Oakland University joins Detroit Regional Talent Compact

Partnership includes action plans from state of Michigan and regional business, education, and philanthropic organizations to address education data and COVID-19 disruption

Oakland University, Detroit Regional Chamber, Talent Compact, 60x30

icon of a calendarOctober 2, 2020

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Oakland University joins Detroit Regional Talent Compact
Oakland is part of 35 statewide and regional partners who have adopted the shared goals to increase post-secondary degree attainment to 60% and reduce the racial equity gap by half by 2030.

Oakland University has joined partners in government, business, education, and philanthropy by signing on to the Detroit Regional Talent Compact. The Compact, a collective impact effort, led by the Detroit Regional Chamber’s Detroit Drives Degrees initiative, is a 10-year roadmap for rebuilding the workforce talent pipeline in Southeast Michigan.

"The Compact represents a model of regional cooperation and is a catalyst to heighten public awareness about the pressing need to support higher education so Michigan can maintain an educated workforce and strong economy," said Oakland University President Ora Hirsch Pescovitz."Our effort effectively demonstrates that, with wide-ranging collaboration, we can improve access to education and expand opportunities that lead to a better future for all of us.”

Oakland is part of 35 statewide and regional partners who have adopted the shared goals to increase post-secondary degree attainment to 60% and reduce the racial equity gap by half by 2030. Each partner has created an individual action plan to achieve these goals. The Compact represents a new level of collaboration in this critical area.

“The State of Education report we released last December was alarming and COVID-19 will only make things worse if we don’t take action to increase the highly-skilled talent in our region,” said Sandy K. Baruah, president and CEO of the Detroit Regional Chamber. “These times call for a new strategy and unprecedented collaboration. The Detroit Regional Talent Compact is a blueprint to create a more robust and inclusive talent pipeline to drive economic growth as we navigate the impact of the pandemic in the decade that follows.”

The State of Education report highlighted that:

  • 47% of Detroit regional students who pursue post-secondary education, have not earned a degree or certificate within six years of graduating from high school.

  • Further, the region has some of the largest racial gap graduation rates in the country, with 60% of white students graduating and only 26% of Black students (based on six-year graduation rates).

  • Only 17% of individuals without a college degree earned a family-sustaining wage in the region, and 69% of city of Detroit residents ages 18-64 without a high school diploma are either not in the labor force or underemployed.

The Detroit Regional Talent Compact includes a Regional Master Plan comprised of four major focus areas – increasing post-secondary access, post-secondary success, adult educational attainment, and talent preparation. Seventeen specific strategies, many of which are national best practices, have been identified to assist in meeting the stated goals. Each partner organization created a plan targeting one or more of the focus areas using the identified strategies. Partners’ plans use innovative techniques and unprecedented collaborative approaches to reach the Compact’s 2030 goals. Some highlights include:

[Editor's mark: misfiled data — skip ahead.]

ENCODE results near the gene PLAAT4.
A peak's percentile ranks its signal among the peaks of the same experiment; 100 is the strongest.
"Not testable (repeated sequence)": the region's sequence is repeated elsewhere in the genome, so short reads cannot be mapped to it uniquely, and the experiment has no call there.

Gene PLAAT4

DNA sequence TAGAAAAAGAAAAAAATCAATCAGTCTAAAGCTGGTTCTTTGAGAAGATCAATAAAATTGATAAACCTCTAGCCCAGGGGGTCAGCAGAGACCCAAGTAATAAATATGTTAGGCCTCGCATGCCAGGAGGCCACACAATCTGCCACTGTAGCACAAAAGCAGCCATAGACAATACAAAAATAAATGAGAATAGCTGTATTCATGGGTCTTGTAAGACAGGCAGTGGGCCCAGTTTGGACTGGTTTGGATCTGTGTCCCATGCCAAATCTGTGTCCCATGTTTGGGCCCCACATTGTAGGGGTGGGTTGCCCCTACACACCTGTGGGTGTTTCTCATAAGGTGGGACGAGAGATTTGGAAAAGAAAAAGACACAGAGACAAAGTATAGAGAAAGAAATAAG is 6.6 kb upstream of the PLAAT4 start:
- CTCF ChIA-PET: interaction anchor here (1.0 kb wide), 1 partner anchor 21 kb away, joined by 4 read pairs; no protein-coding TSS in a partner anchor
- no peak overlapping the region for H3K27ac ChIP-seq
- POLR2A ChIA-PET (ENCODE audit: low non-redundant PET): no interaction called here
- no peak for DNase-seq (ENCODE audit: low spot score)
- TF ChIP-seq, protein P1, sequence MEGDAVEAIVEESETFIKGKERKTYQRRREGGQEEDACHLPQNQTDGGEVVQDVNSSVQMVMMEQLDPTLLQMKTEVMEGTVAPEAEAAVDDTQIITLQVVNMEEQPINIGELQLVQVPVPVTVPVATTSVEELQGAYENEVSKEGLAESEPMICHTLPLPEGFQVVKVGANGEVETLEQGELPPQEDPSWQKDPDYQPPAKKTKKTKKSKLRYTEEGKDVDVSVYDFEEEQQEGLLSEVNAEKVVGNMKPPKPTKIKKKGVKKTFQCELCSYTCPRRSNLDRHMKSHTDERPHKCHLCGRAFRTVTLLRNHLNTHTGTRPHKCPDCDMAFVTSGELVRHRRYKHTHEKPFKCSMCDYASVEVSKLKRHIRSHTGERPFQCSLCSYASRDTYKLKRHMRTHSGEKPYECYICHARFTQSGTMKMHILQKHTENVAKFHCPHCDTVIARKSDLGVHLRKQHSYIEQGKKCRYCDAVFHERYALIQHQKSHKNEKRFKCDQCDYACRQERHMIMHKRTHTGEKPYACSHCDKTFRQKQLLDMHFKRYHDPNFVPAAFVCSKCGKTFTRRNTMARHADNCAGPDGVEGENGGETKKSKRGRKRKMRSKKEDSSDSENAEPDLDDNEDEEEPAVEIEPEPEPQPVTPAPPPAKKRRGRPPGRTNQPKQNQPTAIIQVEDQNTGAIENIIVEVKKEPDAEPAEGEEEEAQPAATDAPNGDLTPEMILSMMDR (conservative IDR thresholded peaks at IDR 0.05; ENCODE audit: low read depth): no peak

• Reducing the racial equity gaps by half. In order to achieve this goal, more than 90,000 Black and 15,000 Latinx students will need to earn degrees in the next decade. Combined, this represents 40% of the new 265,000 projected and additional degrees Detroit residents of all races and ethnicities need to earn by 2030. The Compact consists of the strategic framework to reach these racial equity goals by implementing proven and targeted supports to students who need it most.

  • Developing a higher education agenda to increase degree and credential completion. Twelve post-secondary institutions and associations committed to education reforms such as offering a post-secondary transition course to high school students prior to that student falling behind in college or expanding debt forgiveness to reduce barriers for returning adult students.

  • Unprecedented collaboration between Macomb, Oakland, Wayne Intermediate School Districts, DPSCD, and a coalition of charter school groups to incentivize full- and part-time students to maximize credits. K-12 stakeholders pledged to implement best practices to increase early post-secondary options and provide comprehensive college and career advising curricula. Notably, the Detroit Charter High School Collaborative committed to having 90% of their high school graduates earn a full year’s work of college coursework by 2030.

  • Increasing number of employers providing tuition assistance to employees. Many business signatories of the Compact committed to building new or expanding existing tuition assistance programs and some are going so far as to also offer loan forgiveness programs for employees with student debt. This is significant as most experts predicted COVID-19 would cause employers to scale back these kinds of benefits.

  • Philanthropic partners for the first time ever have created a coordinated framework to fund the strategies outlined in the Compact. This collectively represents over $18 million in aligned giving to the four focus areas outlined in the Regional Master Plan.

Businesses and other organizations looking become a Detroit Regional Talent Compact partner can visit:

Detroit Drives Degree logo

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